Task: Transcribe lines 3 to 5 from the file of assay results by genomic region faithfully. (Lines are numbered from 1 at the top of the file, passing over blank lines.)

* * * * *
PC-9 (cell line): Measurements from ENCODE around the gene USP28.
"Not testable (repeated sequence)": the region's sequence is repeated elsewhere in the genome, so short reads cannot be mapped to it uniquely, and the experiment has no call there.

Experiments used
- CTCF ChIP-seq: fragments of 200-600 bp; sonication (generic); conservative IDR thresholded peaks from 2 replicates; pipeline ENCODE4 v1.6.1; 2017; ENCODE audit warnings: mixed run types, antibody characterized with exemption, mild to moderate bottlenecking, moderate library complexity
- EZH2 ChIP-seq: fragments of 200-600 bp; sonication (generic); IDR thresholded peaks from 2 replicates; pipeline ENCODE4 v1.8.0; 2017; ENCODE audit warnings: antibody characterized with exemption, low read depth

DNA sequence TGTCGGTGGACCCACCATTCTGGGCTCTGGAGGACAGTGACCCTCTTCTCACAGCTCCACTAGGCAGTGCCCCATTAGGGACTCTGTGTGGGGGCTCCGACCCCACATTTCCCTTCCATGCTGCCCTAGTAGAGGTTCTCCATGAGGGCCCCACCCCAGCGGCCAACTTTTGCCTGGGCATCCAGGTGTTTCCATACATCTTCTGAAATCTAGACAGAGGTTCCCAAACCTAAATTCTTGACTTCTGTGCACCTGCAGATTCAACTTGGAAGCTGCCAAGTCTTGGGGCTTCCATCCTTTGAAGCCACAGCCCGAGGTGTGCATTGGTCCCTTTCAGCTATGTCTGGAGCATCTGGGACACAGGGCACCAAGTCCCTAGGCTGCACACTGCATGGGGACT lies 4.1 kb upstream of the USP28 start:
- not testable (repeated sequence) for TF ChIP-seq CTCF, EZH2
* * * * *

Experiments used
- CTCF ChIP-seq: fragments of 200-600 bp; sonication (generic); conservative IDR thresholded peaks from 2 replicates; pipeline ENCODE4 v1.6.1; 2017; ENCODE audit warnings: mixed run types, antibody characterized with exemption, mild to moderate bottlenecking, moderate library complexity
- EZH2 ChIP-seq: fragments of 200-600 bp; sonication (generic); IDR thresholded peaks from 2 replicates; pipeline ENCODE4 v1.8.0; 2017; ENCODE audit warnings: antibody characterized with exemption, low read depth